What do the Persian city of Ray and the Chinese city of Xi’an have in common?
They are both points on the Silk Road, which connected trading centers across the Eurasian continent since ancient times. Search your globe along 35 north latitude, roughly the same latitude as Los Angeles, and you will find Ray south of the Caspian Sea, in the foothills of the snow-capped Alborz Mountains. Ray was the home of Persian physician and chemist al-Razi, whose Book of Secrets described malachite from Egypt, talc from Yemen, and glass from Syria.* He also spoke of “Chinese iron” and “Chinese salt,” but as to the availability of these materials in the tenth-century bazaars of Ray, I can only speculate. My most vivid memory of Ray is bring told that the abundant clear water from the mountains was considered ideal for washing Persian carpets. What a perfect place it must have been for weary trade caravans to rest!
But, for today, let’s be armchair travelers. With your finger on Ray, turn your globe to the left, following the 35th north latitude line to the east and you come to Xi’an, the ancient capital of China where the Silk Road begins, and home of an international tourist destination known as the Terra Cotta Warriors. Coming into Xi’an today, the city looks anything but ancient. Downtown Xi’an is a modern city with bright lights, tall apartment buildings, and upscale shopping districts. You pass stores labeled Gucci and Ralph Lauren, not to mention KFC and McDonald’s.
The renowned Terra Cotta Army is a little way out of town, housed in three large display pavilions and they are every bit as amazing as they are reputed to be. The soldiers stand life-size, in vast numbers, and the excavation is still going on. Fashioned for an emperor’s tomb and buried from about 210 BCE until their discovery in 1974, they now stand in silent dignity under the gaze of visitors from all over the world.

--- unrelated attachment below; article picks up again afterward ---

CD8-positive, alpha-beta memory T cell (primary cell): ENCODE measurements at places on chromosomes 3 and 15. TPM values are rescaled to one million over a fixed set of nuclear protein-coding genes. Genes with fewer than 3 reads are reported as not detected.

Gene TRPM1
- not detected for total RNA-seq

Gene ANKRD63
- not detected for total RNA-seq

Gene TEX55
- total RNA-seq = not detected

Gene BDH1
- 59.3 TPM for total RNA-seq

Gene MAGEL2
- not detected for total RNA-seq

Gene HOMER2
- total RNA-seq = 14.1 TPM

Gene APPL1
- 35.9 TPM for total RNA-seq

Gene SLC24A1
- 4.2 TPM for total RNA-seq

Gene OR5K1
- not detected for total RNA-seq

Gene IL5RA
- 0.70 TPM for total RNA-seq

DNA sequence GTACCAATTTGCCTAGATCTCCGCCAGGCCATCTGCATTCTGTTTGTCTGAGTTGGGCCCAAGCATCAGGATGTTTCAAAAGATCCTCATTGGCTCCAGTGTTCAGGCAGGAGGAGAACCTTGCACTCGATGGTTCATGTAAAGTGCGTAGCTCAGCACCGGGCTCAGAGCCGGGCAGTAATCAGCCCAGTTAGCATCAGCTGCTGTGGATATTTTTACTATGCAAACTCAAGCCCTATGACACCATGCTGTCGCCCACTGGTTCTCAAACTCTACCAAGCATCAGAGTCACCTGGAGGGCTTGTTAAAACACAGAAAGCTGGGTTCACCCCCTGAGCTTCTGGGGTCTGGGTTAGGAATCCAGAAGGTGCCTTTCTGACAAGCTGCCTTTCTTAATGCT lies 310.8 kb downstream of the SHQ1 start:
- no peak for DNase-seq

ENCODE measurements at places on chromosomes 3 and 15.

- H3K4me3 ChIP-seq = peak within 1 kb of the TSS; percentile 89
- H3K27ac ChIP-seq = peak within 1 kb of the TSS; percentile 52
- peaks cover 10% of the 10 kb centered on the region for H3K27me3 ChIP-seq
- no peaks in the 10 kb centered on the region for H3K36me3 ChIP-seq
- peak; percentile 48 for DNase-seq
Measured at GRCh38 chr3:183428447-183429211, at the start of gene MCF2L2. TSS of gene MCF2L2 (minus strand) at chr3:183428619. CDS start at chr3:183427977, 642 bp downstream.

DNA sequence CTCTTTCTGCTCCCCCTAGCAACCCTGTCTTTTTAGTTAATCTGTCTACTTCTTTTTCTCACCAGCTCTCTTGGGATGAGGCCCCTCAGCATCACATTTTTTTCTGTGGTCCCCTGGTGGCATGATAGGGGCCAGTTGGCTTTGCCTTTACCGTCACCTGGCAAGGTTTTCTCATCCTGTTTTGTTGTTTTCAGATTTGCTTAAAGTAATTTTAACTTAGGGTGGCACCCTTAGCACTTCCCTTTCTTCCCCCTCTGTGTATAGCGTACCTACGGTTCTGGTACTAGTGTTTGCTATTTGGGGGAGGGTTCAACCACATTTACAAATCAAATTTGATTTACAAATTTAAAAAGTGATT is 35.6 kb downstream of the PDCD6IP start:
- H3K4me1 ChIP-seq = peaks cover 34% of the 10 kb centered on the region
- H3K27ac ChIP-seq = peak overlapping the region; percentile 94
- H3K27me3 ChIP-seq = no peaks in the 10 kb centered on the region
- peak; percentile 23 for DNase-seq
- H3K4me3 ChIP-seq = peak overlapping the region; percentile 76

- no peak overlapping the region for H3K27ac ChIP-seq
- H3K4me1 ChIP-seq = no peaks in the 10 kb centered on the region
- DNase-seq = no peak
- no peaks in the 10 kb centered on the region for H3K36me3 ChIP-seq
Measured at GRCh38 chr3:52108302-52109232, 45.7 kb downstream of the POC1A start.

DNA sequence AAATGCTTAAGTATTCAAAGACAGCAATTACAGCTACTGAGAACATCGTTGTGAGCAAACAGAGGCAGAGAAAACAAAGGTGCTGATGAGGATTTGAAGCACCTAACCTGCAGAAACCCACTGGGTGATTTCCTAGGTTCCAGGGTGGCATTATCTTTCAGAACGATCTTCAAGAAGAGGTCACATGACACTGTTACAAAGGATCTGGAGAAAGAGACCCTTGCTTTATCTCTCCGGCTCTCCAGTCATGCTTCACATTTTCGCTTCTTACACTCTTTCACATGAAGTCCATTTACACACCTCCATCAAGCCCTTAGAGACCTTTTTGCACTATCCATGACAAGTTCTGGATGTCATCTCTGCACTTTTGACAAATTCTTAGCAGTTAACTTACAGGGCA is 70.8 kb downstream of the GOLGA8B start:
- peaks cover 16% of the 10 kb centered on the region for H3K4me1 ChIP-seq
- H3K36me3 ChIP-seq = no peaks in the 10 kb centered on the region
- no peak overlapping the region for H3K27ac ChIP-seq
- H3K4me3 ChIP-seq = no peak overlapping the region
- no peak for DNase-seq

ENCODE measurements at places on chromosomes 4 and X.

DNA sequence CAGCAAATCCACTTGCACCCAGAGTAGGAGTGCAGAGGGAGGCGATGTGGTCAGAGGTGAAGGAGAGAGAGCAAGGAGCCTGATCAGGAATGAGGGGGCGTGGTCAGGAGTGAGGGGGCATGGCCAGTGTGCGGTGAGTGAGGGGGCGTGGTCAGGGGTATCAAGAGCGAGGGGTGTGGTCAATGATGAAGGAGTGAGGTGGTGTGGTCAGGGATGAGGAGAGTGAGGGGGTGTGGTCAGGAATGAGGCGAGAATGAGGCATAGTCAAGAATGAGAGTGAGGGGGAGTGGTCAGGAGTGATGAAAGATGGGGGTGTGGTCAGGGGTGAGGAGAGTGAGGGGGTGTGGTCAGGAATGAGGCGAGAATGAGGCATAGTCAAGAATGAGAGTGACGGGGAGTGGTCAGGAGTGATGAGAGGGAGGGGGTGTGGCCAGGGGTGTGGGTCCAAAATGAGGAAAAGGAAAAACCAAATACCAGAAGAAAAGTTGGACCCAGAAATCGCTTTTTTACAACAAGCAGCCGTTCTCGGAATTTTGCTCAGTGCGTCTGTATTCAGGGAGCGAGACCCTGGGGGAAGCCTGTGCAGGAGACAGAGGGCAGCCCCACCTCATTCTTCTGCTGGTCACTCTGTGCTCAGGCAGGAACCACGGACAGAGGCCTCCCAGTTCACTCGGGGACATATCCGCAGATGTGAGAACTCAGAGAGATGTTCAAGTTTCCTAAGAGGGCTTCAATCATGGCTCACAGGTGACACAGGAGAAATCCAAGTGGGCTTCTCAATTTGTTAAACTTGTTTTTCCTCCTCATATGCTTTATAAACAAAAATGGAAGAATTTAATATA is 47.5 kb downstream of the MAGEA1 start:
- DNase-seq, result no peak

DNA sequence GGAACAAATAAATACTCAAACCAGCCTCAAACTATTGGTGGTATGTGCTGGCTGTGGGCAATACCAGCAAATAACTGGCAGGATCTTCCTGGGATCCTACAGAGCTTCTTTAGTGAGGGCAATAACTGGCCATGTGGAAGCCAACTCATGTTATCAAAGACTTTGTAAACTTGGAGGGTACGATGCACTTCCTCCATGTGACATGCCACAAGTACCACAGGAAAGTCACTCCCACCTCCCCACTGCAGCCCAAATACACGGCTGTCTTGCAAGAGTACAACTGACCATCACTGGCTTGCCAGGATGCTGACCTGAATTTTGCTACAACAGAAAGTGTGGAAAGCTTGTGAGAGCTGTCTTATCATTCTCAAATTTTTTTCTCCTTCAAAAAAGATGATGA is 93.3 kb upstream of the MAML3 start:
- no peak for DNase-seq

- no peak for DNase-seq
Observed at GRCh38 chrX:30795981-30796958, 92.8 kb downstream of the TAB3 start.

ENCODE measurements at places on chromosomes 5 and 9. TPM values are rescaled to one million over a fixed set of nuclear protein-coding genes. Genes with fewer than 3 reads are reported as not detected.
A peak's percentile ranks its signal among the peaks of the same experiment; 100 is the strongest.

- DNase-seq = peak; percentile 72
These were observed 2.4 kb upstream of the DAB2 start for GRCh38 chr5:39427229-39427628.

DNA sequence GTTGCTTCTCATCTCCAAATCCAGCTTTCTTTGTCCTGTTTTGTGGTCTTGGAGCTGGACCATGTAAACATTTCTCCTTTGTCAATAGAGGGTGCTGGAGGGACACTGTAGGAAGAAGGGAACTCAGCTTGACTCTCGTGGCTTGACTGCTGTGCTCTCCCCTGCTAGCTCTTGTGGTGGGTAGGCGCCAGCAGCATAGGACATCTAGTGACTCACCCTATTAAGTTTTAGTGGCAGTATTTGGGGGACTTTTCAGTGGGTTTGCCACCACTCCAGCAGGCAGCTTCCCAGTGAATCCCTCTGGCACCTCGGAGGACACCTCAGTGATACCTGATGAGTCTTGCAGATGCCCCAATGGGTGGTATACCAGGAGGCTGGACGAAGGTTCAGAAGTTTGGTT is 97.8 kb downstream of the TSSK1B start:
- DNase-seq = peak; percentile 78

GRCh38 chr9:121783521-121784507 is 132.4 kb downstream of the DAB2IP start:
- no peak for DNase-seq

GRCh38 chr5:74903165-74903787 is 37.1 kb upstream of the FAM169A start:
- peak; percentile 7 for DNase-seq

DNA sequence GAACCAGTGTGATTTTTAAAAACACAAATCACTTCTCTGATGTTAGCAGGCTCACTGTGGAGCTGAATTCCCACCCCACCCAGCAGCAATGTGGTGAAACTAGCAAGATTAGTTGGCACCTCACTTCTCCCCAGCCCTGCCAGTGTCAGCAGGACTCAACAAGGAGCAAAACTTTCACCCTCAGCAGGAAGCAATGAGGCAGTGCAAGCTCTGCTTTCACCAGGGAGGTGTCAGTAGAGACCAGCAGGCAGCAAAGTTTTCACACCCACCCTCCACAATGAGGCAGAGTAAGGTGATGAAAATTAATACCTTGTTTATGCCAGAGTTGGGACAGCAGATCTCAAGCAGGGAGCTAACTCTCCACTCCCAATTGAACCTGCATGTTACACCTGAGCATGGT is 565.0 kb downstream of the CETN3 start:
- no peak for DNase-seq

As a historian, however, I urge you to spend a few hours in the Shaanxi History Museum and survey the broader role of Xi’an in the history of China and of the world. You can follow thirteen dynasties through time, but I would have needed much more time to do that. I was especially interested in the Qin Dynasty, which lasted only fourteen years (221-207 BCE), but saw the beginning of administrative unification in coinage, writing, roads, and uniform weights and measures. The next dynasty, the Han (206 BCE – 220 AD), was roughly contemporaneous with the Roman Empire in Europe. The science and technology of this section fascinated me, and I found myself taking pictures of hinges, rulers, plowshares, large looms, and small fragments of paper. There was glassware of blue and yellow hues, and mortars and pestles which would have been at home in al-Razi’s laboratory seven centuries later.
The displays added context to the artifacts. My favorite was the map of the Silk Road which you could light up to show its extent in different time periods. It was never one road, but a network of trade routes and sea routes, moving goods east and west, beginning in the Han Dynasty in Xi’an, connecting the markets of India, Persia, Arabia, Egypt, Turkey, and Rome, and bringing al-Razi the materials of alchemy.
P.S. For further armchair traveling, I recommend The Silk Road, by Frances Wood. Very readable and beautiful pictures.
P.P.S. The dissertation is being read. That means it’s temporarily out of my hands, which is a good thing at this point. It also explains why I’ve been gone so long.
* If he doesn’t sound familiar, see the Thesis Page.